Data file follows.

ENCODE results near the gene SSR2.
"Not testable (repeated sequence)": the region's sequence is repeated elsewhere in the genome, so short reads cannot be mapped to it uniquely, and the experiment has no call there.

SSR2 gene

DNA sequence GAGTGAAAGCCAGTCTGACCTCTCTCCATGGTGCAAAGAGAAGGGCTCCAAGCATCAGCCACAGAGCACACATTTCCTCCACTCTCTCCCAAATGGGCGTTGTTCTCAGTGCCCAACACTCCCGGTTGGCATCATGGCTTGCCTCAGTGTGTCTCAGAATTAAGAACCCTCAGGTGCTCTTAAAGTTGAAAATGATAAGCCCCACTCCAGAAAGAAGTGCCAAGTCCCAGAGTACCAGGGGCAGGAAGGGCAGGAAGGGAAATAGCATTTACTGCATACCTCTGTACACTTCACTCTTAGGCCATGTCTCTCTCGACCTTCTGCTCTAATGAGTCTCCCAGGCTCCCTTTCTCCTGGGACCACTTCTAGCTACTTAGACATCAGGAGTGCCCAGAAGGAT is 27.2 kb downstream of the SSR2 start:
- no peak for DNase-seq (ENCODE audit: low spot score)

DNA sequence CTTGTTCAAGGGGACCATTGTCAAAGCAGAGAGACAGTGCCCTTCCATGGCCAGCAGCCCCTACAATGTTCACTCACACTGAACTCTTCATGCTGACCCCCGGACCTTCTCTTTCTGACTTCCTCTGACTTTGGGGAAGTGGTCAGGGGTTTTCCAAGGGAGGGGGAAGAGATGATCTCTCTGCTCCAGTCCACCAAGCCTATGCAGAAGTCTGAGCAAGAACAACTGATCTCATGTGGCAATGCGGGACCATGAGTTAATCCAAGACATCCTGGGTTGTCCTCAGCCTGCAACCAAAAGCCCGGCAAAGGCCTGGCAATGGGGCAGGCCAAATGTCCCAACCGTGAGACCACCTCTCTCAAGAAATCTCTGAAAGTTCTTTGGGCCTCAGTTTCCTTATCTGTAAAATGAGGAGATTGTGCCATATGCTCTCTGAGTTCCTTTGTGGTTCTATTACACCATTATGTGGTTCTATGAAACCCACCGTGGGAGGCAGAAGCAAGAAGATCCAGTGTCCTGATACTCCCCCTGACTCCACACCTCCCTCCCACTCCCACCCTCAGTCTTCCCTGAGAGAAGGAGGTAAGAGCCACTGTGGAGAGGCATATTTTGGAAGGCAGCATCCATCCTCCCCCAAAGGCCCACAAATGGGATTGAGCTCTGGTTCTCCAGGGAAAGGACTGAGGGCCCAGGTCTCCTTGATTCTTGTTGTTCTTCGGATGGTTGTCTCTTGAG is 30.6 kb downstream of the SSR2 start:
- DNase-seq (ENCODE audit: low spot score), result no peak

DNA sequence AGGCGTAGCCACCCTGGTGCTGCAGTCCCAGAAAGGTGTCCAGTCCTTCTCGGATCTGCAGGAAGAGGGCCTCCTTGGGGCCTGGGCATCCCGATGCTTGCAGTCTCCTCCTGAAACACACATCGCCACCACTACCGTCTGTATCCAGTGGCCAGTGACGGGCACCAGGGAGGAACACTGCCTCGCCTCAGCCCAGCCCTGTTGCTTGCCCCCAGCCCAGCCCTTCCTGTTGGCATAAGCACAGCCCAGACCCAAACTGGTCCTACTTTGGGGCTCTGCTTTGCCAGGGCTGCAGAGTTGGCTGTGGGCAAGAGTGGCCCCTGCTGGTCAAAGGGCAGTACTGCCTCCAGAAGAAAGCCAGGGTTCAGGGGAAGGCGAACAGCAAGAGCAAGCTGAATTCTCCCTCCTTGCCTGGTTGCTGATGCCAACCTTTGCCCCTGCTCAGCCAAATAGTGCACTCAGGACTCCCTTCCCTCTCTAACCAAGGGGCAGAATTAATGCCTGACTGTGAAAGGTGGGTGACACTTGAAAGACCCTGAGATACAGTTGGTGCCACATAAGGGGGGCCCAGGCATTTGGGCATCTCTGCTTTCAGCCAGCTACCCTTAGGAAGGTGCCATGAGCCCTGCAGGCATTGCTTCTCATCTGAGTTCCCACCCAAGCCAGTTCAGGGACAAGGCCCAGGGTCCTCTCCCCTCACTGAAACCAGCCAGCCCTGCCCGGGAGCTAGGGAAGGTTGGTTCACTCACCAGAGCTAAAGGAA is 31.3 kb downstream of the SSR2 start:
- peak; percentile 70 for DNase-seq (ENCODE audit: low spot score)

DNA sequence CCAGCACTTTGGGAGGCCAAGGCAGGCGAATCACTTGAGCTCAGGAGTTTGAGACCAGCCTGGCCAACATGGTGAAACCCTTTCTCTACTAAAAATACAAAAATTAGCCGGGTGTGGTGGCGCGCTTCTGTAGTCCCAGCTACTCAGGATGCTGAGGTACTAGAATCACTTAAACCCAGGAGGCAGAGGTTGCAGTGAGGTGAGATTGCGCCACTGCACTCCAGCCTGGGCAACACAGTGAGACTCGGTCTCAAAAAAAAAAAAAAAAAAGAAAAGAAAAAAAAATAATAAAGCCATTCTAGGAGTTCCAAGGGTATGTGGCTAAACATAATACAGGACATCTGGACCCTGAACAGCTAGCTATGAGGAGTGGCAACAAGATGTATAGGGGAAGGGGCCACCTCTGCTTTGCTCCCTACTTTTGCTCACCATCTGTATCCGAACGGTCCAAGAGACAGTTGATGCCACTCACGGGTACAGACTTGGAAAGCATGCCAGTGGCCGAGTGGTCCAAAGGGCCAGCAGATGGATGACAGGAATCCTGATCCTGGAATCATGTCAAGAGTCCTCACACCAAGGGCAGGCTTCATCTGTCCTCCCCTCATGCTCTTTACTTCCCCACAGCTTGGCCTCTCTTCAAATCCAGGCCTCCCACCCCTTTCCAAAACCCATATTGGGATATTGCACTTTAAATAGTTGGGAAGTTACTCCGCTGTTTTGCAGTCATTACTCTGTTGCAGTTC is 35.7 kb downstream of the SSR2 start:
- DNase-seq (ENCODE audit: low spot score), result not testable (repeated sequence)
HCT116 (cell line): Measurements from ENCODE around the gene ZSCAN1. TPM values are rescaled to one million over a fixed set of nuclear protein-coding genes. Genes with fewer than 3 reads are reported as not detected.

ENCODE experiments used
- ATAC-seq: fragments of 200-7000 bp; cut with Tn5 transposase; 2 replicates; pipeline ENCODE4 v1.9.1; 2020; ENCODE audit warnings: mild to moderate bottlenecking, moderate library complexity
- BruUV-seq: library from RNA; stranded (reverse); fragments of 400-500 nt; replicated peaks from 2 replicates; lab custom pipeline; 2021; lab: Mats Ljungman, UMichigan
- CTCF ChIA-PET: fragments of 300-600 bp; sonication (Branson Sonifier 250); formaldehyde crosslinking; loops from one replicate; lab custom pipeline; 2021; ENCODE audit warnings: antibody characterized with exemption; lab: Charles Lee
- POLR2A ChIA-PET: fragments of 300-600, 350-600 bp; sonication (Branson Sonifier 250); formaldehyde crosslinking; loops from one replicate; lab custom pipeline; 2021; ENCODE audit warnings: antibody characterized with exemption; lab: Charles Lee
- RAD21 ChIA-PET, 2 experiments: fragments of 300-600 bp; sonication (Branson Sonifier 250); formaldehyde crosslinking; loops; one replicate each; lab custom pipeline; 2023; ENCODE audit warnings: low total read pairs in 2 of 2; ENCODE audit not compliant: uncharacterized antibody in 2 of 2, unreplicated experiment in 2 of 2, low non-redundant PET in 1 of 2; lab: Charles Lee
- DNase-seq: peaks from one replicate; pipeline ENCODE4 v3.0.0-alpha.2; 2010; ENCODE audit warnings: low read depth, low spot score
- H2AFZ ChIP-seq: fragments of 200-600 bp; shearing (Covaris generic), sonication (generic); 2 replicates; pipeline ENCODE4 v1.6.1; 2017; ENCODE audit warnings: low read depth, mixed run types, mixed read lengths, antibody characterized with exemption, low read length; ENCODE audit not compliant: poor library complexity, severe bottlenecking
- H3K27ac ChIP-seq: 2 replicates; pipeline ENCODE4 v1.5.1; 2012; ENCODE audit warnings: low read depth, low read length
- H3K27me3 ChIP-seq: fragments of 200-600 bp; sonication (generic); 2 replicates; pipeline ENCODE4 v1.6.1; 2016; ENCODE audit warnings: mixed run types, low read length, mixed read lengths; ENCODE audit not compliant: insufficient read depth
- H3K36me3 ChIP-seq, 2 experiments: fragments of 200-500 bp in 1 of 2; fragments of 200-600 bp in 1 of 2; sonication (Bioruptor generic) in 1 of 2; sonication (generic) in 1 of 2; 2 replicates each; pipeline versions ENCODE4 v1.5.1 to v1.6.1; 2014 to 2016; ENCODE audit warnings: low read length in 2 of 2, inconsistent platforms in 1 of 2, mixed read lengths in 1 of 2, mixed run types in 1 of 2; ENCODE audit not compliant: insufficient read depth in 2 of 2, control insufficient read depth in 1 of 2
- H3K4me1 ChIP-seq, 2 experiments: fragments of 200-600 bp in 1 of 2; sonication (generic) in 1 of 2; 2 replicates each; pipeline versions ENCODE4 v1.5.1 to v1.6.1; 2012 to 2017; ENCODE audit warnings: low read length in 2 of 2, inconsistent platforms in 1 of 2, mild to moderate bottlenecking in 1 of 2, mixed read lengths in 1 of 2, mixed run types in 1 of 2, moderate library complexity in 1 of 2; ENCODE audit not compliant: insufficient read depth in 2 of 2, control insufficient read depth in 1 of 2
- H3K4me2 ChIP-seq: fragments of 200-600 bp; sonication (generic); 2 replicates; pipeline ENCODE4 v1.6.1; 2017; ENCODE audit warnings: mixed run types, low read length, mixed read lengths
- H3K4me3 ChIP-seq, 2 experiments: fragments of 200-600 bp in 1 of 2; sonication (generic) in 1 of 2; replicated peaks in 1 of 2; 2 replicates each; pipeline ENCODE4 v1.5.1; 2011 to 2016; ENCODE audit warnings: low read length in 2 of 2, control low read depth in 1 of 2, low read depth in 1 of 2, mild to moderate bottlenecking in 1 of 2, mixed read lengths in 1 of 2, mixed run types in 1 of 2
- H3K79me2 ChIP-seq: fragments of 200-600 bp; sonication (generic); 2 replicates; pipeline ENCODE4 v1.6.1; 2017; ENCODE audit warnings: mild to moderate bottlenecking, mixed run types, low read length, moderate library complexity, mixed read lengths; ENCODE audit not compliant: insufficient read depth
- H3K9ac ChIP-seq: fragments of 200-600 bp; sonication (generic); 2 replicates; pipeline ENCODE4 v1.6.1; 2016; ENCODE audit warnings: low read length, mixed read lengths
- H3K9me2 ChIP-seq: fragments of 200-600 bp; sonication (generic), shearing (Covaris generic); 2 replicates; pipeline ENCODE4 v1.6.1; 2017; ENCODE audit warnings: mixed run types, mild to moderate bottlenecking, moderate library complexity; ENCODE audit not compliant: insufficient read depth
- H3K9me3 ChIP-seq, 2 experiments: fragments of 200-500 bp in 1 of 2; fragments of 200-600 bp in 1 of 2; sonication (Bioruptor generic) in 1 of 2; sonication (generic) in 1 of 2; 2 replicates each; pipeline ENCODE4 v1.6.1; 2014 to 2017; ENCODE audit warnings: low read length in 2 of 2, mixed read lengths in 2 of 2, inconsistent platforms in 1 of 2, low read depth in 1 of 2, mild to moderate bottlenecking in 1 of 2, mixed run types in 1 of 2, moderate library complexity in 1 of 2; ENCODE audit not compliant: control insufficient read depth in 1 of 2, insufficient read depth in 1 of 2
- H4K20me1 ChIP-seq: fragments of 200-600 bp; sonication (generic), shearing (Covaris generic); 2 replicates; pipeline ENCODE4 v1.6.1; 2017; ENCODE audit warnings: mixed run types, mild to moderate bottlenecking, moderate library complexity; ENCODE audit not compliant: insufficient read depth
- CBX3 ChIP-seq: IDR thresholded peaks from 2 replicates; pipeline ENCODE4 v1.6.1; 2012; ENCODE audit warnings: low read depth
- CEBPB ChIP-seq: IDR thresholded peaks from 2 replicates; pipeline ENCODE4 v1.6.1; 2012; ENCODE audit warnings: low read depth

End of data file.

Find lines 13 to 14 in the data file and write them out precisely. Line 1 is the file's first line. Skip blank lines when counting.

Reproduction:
ENCODE experiments used
- ATAC-seq: fragments of 200-7000 bp; cut with Tn5 transposase; 2 replicates; pipeline ENCODE4 v1.9.1; 2020; ENCODE audit warnings: mild to moderate bottlenecking, moderate library complexity